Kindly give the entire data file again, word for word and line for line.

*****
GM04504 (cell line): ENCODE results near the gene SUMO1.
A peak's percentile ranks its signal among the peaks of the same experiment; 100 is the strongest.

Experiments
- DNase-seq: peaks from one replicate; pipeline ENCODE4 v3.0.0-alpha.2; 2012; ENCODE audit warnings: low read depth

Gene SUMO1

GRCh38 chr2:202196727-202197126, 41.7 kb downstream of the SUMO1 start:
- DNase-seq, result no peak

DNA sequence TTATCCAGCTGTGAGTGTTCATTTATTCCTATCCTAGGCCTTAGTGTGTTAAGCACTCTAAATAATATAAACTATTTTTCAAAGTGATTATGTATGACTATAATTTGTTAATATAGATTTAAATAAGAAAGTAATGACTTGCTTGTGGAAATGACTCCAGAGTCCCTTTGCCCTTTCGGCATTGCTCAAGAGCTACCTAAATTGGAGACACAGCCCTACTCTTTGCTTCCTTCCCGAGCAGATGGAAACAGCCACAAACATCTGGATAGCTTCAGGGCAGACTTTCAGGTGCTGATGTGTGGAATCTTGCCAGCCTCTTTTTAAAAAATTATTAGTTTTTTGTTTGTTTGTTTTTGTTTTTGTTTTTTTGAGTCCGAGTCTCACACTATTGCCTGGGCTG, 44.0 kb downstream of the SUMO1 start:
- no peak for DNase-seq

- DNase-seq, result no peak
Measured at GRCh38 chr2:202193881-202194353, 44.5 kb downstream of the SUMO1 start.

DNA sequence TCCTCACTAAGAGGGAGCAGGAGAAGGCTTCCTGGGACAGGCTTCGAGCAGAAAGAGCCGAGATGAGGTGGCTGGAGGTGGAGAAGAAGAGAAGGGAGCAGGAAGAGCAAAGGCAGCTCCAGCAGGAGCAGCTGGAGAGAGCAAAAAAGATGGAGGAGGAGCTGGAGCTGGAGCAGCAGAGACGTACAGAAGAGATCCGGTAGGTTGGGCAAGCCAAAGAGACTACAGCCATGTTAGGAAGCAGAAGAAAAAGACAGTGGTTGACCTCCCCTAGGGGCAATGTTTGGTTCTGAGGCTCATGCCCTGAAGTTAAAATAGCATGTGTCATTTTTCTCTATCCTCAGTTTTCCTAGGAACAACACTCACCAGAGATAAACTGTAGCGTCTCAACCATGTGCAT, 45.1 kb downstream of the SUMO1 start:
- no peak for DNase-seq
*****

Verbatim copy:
GM04504 (cell line): ENCODE results near the gene SUMO1.
A peak's percentile ranks its signal among the peaks of the same experiment; 100 is the strongest.

Experiments
- DNase-seq: peaks from one replicate; pipeline ENCODE4 v3.0.0-alpha.2; 2012; ENCODE audit warnings: low read depth

Gene SUMO1

GRCh38 chr2:202196727-202197126, 41.7 kb downstream of the SUMO1 start:
- DNase-seq, result no peak

DNA sequence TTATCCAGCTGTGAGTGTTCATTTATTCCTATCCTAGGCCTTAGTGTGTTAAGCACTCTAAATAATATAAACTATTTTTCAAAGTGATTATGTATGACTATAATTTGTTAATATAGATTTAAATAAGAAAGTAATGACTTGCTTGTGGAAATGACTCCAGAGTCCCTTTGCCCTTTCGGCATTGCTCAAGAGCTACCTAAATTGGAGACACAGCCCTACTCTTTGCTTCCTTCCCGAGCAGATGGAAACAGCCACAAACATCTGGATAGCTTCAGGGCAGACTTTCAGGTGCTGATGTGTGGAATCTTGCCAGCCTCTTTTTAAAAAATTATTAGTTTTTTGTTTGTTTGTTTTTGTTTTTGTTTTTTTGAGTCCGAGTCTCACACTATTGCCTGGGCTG, 44.0 kb downstream of the SUMO1 start:
- no peak for DNase-seq

- DNase-seq, result no peak
Measured at GRCh38 chr2:202193881-202194353, 44.5 kb downstream of the SUMO1 start.

DNA sequence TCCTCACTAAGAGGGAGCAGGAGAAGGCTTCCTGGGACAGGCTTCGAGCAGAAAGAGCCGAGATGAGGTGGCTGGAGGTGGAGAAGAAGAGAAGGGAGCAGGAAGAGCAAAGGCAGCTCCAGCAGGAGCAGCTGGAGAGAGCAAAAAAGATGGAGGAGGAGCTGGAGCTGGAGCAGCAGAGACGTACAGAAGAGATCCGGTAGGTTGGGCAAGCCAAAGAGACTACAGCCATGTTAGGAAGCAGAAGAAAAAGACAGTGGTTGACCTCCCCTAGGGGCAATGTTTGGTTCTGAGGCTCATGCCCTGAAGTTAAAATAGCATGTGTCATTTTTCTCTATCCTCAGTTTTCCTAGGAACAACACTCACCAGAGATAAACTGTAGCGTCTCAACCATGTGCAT, 45.1 kb downstream of the SUMO1 start:
- no peak for DNase-seq